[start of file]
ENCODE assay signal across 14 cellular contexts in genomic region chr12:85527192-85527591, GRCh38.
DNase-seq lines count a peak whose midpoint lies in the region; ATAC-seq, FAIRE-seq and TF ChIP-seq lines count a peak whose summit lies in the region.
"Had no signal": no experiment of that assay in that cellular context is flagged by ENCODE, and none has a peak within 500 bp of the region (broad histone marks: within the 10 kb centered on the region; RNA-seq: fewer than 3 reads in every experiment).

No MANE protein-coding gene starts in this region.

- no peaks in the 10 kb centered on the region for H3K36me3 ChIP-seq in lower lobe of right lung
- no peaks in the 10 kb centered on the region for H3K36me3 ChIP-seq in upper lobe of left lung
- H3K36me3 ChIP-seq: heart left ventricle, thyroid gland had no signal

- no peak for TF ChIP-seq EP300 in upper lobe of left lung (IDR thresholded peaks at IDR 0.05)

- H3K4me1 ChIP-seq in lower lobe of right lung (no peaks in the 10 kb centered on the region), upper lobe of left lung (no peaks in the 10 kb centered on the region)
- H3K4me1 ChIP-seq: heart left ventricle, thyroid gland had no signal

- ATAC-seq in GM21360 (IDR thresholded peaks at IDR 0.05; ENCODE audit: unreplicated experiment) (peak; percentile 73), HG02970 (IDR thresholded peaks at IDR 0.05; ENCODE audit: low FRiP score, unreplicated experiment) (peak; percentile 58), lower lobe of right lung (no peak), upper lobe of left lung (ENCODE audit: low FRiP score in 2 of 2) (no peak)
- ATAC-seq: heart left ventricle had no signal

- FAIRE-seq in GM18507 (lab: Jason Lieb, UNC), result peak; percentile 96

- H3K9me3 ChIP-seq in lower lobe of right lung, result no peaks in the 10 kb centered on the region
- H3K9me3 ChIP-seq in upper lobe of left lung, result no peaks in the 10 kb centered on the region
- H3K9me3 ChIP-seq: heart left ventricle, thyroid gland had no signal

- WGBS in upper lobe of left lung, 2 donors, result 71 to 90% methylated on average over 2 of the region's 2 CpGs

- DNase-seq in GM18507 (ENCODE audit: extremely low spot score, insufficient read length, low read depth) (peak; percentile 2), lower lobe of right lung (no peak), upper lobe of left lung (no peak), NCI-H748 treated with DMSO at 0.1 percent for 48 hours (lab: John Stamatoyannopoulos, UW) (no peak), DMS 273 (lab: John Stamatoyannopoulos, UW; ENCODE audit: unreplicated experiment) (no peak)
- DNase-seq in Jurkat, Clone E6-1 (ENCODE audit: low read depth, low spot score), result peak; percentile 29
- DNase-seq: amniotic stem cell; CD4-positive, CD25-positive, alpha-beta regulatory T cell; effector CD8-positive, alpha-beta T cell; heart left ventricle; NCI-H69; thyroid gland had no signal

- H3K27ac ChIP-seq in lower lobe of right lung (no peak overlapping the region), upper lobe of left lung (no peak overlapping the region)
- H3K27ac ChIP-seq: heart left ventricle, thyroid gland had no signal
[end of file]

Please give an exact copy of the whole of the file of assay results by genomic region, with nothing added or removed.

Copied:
ENCODE assay signal across 14 cellular contexts in genomic region chr12:85527192-85527591, GRCh38.
DNase-seq lines count a peak whose midpoint lies in the region; ATAC-seq, FAIRE-seq and TF ChIP-seq lines count a peak whose summit lies in the region.
"Had no signal": no experiment of that assay in that cellular context is flagged by ENCODE, and none has a peak within 500 bp of the region (broad histone marks: within the 10 kb centered on the region; RNA-seq: fewer than 3 reads in every experiment).

No MANE protein-coding gene starts in this region.

- no peaks in the 10 kb centered on the region for H3K36me3 ChIP-seq in lower lobe of right lung
- no peaks in the 10 kb centered on the region for H3K36me3 ChIP-seq in upper lobe of left lung
- H3K36me3 ChIP-seq: heart left ventricle, thyroid gland had no signal

- no peak for TF ChIP-seq EP300 in upper lobe of left lung (IDR thresholded peaks at IDR 0.05)

- H3K4me1 ChIP-seq in lower lobe of right lung (no peaks in the 10 kb centered on the region), upper lobe of left lung (no peaks in the 10 kb centered on the region)
- H3K4me1 ChIP-seq: heart left ventricle, thyroid gland had no signal

- ATAC-seq in GM21360 (IDR thresholded peaks at IDR 0.05; ENCODE audit: unreplicated experiment) (peak; percentile 73), HG02970 (IDR thresholded peaks at IDR 0.05; ENCODE audit: low FRiP score, unreplicated experiment) (peak; percentile 58), lower lobe of right lung (no peak), upper lobe of left lung (ENCODE audit: low FRiP score in 2 of 2) (no peak)
- ATAC-seq: heart left ventricle had no signal

- FAIRE-seq in GM18507 (lab: Jason Lieb, UNC), result peak; percentile 96

- H3K9me3 ChIP-seq in lower lobe of right lung, result no peaks in the 10 kb centered on the region
- H3K9me3 ChIP-seq in upper lobe of left lung, result no peaks in the 10 kb centered on the region
- H3K9me3 ChIP-seq: heart left ventricle, thyroid gland had no signal

- WGBS in upper lobe of left lung, 2 donors, result 71 to 90% methylated on average over 2 of the region's 2 CpGs

- DNase-seq in GM18507 (ENCODE audit: extremely low spot score, insufficient read length, low read depth) (peak; percentile 2), lower lobe of right lung (no peak), upper lobe of left lung (no peak), NCI-H748 treated with DMSO at 0.1 percent for 48 hours (lab: John Stamatoyannopoulos, UW) (no peak), DMS 273 (lab: John Stamatoyannopoulos, UW; ENCODE audit: unreplicated experiment) (no peak)
- DNase-seq in Jurkat, Clone E6-1 (ENCODE audit: low read depth, low spot score), result peak; percentile 29
- DNase-seq: amniotic stem cell; CD4-positive, CD25-positive, alpha-beta regulatory T cell; effector CD8-positive, alpha-beta T cell; heart left ventricle; NCI-H69; thyroid gland had no signal

- H3K27ac ChIP-seq in lower lobe of right lung (no peak overlapping the region), upper lobe of left lung (no peak overlapping the region)
- H3K27ac ChIP-seq: heart left ventricle, thyroid gland had no signal